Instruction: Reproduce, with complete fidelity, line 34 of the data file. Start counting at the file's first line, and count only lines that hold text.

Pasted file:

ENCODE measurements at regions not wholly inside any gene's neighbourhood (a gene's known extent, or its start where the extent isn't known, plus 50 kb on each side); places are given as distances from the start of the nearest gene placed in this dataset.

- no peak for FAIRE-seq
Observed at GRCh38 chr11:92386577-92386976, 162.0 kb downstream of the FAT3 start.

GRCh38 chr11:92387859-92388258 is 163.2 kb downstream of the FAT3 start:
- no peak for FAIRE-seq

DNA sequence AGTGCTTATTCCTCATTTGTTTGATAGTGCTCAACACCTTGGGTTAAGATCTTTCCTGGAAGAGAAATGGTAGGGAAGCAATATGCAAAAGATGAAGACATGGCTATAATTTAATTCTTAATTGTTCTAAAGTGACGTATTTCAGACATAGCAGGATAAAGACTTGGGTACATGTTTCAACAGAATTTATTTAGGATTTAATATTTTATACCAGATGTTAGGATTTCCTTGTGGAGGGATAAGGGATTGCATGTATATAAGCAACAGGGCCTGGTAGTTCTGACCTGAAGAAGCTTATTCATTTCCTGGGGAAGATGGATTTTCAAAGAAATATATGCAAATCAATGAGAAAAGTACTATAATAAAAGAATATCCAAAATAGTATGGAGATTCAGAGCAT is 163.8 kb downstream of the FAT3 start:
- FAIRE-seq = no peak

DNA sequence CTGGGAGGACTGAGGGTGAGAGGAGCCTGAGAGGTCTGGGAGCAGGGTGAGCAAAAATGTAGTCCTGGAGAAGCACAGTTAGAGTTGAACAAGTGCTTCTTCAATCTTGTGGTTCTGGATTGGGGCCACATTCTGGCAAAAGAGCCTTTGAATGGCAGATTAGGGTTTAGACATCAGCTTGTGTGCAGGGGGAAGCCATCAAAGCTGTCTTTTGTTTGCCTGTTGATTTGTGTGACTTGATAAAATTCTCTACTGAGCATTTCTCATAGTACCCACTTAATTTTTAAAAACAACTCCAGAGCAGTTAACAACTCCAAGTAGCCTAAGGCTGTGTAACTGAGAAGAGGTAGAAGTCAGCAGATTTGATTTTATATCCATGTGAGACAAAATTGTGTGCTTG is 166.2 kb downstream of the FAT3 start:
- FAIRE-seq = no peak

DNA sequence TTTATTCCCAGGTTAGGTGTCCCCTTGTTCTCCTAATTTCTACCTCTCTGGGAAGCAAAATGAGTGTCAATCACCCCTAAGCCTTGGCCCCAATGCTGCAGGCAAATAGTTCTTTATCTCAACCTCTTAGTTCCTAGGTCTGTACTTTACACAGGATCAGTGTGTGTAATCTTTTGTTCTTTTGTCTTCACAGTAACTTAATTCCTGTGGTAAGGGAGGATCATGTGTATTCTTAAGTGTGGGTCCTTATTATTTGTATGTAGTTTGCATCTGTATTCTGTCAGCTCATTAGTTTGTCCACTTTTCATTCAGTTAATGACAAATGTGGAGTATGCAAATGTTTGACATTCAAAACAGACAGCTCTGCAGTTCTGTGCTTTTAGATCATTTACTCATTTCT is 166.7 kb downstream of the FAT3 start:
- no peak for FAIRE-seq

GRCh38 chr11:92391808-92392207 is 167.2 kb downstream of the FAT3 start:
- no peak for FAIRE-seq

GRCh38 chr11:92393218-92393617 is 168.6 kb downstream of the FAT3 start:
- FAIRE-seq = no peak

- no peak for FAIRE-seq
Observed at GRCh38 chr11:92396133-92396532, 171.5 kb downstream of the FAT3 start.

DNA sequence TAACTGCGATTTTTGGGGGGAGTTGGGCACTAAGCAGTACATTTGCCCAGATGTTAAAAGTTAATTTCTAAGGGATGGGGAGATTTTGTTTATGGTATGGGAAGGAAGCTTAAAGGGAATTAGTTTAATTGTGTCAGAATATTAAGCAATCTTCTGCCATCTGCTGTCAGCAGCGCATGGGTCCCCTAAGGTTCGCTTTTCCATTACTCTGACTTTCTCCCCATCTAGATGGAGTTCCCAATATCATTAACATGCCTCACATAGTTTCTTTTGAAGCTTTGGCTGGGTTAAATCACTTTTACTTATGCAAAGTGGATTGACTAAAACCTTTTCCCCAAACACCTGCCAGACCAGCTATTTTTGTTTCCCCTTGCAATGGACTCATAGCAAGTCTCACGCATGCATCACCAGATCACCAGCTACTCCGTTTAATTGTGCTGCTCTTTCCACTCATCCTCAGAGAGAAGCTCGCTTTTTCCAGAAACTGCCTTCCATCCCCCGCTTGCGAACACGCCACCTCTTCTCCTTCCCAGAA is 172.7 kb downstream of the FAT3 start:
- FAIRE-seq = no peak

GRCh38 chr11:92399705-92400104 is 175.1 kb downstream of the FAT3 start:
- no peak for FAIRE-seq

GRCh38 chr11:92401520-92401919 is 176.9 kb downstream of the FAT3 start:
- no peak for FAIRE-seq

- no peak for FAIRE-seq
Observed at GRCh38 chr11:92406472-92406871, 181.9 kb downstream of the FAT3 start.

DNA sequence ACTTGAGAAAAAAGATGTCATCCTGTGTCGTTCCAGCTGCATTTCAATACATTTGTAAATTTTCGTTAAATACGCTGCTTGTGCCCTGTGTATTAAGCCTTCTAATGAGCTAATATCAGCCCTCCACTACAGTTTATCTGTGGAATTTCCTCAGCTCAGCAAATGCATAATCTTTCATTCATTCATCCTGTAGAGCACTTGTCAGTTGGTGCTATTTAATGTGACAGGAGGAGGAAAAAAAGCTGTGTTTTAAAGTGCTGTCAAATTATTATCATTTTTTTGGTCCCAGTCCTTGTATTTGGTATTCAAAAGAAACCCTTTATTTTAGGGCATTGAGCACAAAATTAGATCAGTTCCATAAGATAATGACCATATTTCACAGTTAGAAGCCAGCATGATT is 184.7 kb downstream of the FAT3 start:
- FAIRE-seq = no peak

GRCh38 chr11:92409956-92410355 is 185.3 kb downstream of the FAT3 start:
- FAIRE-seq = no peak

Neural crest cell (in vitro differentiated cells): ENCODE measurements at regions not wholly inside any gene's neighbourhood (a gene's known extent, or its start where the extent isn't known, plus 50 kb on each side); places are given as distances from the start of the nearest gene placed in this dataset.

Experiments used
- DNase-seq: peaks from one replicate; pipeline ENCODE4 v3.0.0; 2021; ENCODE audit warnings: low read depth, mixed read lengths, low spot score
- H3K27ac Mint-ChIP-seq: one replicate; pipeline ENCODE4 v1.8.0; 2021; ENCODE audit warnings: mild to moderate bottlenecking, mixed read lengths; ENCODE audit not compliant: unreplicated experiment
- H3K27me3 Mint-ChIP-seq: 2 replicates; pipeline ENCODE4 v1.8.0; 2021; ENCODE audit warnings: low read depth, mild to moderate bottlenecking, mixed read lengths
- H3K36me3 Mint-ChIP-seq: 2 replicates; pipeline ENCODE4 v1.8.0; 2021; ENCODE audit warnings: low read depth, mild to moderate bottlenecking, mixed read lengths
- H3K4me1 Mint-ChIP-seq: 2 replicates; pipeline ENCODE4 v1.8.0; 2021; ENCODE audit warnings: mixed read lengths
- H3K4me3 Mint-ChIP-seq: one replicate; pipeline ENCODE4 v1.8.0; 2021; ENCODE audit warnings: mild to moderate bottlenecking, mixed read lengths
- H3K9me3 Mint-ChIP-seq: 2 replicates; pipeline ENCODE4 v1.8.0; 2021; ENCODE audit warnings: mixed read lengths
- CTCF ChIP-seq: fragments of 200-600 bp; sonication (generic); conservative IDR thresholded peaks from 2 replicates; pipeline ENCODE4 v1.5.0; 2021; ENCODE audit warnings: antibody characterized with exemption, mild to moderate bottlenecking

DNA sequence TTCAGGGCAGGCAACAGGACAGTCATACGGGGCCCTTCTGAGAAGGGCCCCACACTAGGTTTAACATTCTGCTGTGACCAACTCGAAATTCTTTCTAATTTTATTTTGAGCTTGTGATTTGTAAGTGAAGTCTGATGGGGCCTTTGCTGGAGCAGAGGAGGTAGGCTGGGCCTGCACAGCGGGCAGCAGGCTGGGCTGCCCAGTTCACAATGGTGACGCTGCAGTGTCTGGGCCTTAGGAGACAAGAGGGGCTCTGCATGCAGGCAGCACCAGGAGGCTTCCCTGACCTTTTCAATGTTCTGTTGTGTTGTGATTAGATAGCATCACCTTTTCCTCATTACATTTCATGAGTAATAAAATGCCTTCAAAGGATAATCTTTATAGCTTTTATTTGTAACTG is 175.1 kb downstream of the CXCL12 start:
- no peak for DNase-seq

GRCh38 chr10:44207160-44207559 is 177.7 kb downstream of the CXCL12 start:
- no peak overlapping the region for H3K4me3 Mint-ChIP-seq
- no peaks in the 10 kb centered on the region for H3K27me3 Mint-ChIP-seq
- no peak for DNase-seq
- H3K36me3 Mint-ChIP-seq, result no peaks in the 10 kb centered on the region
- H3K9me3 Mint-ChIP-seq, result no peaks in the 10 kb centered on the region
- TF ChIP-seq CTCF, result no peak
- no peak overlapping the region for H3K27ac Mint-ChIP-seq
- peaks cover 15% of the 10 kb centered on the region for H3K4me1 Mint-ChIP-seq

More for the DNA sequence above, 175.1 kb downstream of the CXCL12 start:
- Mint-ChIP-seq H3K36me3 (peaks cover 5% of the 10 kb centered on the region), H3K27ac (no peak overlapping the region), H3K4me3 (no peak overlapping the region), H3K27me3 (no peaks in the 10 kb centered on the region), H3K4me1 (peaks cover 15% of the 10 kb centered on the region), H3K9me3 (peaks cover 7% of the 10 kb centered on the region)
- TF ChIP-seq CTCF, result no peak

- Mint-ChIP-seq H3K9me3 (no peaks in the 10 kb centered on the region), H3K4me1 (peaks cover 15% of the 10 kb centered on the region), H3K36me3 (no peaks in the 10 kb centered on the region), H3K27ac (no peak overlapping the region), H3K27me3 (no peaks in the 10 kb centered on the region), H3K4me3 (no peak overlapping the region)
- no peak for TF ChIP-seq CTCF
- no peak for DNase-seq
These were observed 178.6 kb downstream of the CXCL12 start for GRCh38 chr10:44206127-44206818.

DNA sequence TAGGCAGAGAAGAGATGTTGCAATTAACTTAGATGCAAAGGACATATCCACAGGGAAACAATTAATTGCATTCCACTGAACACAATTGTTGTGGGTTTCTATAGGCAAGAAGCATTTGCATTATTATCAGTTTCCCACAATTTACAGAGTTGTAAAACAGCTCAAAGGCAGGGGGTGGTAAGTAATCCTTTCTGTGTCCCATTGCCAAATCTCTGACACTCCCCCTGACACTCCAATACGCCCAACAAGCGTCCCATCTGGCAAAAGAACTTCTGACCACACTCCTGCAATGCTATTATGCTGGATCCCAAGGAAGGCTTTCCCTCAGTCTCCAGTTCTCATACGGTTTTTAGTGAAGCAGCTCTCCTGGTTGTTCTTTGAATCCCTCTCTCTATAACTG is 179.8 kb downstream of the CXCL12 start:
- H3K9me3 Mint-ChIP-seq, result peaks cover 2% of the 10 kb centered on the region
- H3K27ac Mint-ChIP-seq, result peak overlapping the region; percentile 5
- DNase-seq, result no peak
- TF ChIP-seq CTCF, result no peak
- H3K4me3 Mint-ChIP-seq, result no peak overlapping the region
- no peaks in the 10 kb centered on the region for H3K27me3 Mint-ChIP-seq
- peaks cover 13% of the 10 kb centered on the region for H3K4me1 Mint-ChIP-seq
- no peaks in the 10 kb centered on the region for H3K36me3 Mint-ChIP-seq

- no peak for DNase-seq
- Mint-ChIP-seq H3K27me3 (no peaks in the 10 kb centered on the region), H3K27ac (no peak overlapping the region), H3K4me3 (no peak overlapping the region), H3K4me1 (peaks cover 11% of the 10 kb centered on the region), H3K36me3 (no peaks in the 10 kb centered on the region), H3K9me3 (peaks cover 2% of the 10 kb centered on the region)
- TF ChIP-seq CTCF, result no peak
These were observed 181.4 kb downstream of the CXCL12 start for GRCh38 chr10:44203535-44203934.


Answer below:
- H3K27me3 Mint-ChIP-seq: 2 replicates; pipeline ENCODE4 v1.8.0; 2021; ENCODE audit warnings: low read depth, mild to moderate bottlenecking, mixed read lengths